The ICCCR continued, although not with fixed intervals and there was some dissatisfaction when they were held every three years and therefore coincided with the 2 CV World meetings which maintained the two year interval. In 1989, the 8th ICCCR in Flevohof (the second in the Netherlands) ended with a positive financial balance, so Herman Sluiter (responsible at the Traction Avant Club Nederland at that time) and Jean-Francois Ruchaud (President of Amicale Citroen in France) had the idea in 1990 to establish an international bank account and create the Amicale Citroën Internationale (ACI) to supervise the ICCCR events.

At the first ACI meeting on the 6th October 1990 the five persons present in Paris were unanimous that only David Conway could be the President of this new international association. Until 1999 David did most of the work (sending out a newsletter, arranging meeting dates, sending invitations for the annual meeting at Rétromobile) on his own. Then he strived to retire and looked for successors.

At that time there were only a few people still believing in this “lobby work”. Citroën at that time were in the period they call themself today the “dark age”: no history, no clubs, no old models was dominating the official strategy.

Times changed with the arrival of the new PSA Head Jean-Martin Folz and especially by the support of the chief of Peugeot’s tradition department, lead by Robert Peugeot.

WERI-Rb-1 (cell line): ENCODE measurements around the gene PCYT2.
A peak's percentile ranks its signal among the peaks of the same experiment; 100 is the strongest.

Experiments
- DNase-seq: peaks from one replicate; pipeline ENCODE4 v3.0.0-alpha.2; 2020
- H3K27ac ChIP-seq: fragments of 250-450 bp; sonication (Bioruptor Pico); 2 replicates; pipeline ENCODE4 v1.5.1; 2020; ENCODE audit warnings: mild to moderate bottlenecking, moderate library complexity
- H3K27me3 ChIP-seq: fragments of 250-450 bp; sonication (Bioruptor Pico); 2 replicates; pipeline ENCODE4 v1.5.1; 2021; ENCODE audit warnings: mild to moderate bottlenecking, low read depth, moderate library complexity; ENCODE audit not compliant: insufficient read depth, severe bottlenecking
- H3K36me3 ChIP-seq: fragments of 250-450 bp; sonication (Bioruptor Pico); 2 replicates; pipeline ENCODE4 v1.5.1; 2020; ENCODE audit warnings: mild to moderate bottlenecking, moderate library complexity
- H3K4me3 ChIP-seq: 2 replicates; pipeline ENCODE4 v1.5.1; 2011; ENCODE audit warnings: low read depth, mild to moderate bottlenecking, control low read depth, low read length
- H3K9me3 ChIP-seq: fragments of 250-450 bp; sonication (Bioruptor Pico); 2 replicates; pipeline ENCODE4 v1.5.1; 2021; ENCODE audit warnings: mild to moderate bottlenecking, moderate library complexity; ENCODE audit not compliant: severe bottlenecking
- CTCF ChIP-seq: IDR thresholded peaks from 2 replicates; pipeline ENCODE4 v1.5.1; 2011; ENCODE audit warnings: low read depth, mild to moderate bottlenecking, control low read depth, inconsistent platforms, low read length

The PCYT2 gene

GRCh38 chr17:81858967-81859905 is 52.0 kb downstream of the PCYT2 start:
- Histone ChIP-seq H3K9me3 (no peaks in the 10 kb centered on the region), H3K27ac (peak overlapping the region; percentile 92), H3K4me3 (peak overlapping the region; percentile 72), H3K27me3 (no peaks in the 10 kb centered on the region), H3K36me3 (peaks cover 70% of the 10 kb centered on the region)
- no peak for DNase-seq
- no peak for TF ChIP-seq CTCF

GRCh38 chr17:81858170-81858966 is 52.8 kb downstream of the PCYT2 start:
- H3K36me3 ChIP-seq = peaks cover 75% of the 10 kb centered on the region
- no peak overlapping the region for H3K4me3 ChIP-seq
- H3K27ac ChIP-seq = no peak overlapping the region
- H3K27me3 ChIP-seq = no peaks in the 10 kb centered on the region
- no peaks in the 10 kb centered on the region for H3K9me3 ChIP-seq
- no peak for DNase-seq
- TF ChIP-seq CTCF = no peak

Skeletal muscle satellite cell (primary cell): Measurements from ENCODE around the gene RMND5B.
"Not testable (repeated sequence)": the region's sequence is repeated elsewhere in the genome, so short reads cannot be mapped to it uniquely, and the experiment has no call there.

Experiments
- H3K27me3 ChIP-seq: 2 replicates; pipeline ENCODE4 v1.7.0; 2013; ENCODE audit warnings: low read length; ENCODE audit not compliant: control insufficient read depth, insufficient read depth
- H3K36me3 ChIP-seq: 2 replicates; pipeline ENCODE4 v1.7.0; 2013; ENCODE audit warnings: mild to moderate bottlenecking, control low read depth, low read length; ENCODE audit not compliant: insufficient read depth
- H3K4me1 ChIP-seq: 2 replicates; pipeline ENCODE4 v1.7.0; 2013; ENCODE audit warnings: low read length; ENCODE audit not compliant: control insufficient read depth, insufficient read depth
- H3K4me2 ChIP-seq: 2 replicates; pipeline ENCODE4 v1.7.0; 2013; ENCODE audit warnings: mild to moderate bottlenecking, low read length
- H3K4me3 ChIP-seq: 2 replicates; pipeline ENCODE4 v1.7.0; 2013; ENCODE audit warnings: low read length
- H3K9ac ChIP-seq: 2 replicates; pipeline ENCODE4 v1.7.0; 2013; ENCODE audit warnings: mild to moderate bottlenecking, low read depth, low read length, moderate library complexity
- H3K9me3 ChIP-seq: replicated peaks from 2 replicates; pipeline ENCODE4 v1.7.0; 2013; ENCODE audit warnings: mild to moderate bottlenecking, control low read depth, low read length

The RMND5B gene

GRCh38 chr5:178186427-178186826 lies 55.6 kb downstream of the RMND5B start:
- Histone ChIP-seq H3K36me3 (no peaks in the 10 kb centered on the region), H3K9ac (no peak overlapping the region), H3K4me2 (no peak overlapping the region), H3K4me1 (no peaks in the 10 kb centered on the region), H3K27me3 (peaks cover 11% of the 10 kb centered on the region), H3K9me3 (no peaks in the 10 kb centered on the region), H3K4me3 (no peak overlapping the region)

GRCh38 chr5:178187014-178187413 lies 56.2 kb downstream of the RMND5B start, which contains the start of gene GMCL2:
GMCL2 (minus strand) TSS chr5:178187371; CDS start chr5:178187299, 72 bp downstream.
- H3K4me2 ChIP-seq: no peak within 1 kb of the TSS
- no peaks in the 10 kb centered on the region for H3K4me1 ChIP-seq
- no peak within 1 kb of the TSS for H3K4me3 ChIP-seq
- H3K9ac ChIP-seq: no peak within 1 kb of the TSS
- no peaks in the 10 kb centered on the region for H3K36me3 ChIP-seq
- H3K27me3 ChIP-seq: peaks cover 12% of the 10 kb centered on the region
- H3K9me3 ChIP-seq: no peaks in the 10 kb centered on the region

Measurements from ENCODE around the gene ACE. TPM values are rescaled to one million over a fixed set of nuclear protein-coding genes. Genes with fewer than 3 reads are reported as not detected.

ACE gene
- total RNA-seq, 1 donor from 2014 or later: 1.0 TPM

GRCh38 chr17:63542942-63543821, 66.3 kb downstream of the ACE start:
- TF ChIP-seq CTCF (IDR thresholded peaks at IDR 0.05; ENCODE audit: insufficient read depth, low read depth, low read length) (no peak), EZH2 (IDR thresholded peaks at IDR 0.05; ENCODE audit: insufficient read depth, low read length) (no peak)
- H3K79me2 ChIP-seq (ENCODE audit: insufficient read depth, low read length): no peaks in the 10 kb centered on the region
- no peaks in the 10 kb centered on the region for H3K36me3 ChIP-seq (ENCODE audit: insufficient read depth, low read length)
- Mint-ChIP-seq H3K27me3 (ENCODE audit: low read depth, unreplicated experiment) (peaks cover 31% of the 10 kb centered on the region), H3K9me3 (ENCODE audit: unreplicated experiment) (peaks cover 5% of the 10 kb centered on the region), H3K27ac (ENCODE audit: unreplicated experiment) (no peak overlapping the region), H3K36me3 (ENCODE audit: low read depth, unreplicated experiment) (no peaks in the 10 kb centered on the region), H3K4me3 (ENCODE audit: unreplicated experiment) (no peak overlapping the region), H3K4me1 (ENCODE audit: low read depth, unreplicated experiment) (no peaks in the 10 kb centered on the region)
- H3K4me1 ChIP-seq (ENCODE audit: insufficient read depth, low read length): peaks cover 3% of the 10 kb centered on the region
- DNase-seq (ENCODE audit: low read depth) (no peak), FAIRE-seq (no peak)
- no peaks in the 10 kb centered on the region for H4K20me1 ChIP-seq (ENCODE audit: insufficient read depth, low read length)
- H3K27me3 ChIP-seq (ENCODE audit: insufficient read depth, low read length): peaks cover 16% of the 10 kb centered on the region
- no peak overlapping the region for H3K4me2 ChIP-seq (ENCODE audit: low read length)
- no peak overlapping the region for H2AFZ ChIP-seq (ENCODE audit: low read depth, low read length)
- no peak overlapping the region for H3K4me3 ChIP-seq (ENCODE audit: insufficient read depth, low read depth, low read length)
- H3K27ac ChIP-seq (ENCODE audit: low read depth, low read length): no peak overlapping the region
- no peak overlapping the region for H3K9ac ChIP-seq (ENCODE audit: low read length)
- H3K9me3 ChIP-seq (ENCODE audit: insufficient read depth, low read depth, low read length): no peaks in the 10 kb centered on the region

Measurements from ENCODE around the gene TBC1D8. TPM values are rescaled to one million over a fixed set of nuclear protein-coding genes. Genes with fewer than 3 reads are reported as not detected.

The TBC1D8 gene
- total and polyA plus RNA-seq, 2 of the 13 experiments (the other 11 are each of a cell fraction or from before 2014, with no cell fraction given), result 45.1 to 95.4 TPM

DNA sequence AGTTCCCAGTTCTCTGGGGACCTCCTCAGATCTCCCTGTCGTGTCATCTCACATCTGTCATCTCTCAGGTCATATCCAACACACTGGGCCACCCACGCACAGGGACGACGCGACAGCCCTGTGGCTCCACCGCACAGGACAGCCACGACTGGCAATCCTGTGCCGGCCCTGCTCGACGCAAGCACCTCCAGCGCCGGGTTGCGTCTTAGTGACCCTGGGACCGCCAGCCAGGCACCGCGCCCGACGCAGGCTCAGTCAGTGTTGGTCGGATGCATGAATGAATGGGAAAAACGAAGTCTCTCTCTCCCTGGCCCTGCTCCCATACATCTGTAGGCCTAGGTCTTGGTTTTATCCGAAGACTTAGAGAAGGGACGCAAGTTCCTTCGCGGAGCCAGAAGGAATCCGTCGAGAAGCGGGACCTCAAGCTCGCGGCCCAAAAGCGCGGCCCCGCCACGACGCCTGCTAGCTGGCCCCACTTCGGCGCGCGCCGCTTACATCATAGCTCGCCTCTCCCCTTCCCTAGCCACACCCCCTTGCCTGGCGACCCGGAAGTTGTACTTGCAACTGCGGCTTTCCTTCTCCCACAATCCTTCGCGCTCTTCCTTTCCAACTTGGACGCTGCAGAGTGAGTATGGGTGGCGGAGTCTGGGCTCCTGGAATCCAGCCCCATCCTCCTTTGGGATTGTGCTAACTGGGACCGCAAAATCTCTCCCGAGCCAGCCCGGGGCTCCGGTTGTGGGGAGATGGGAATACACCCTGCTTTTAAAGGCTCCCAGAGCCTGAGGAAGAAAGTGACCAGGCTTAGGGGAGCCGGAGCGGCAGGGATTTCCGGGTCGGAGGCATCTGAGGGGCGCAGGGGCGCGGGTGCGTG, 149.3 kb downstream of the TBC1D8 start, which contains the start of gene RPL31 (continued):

Between 2000 and 2002, Citroën created the famous archives and collection called “Le Conservatoire” and set up a department for tradition and heritage. Citroën, with a new organization but with very little knowledge as to how the clubs had kept their history worldwide alive for more than 20 years, initiated the first contact with the ACI in autumn 2002. It was a long process and there were many meetings held until February 2004 when the new and formally organized ACI was established, recognized today by Citroën as the official and only platform to communicate with the clubs and their members.

With the foundation of the new brand “DS Automobiles” which extracted the genesis of the new DS models into a dedicated brand, an interim period came up where cars like DS3 and DS5 with the almost same visual identity, just differentiated from a newly designed grille, were somehow in between the two brands.

Thus, it was a natural and also logical consequence to not split up unnecessarily but rather embrace the new DS clubs and their members into the ACI club structure. Consequently, in 2015 the ACI Delegates decided in a Special General Assembly to extend the reach of ACI – “bringing together the Citroën and DS clubs of the world”.

With the newly founded heritage organization “L’Aventure Peugeot Citroën DS”, part of the PSA Group, a new partner appeared on the stage. This means today the ACI is now in a multi-lateral situation: looking towards today and the future with the brands Automobiles Citroën and DS Automobiles while also connecting to the history with L’Aventure.

It should be explicitly noted that the ACI is not the heritage association of the clubs, but embraces drivers, clubs and enthusiasts of old and modern vehicles, from 1919 until today. In many clubs around the world, owners of new cars have organized and are an essential part of the club life – be it eg. DS3, Citroën Pluriel, C6 (new) or other vehicles from the recent years – long time before they become historic vehicles.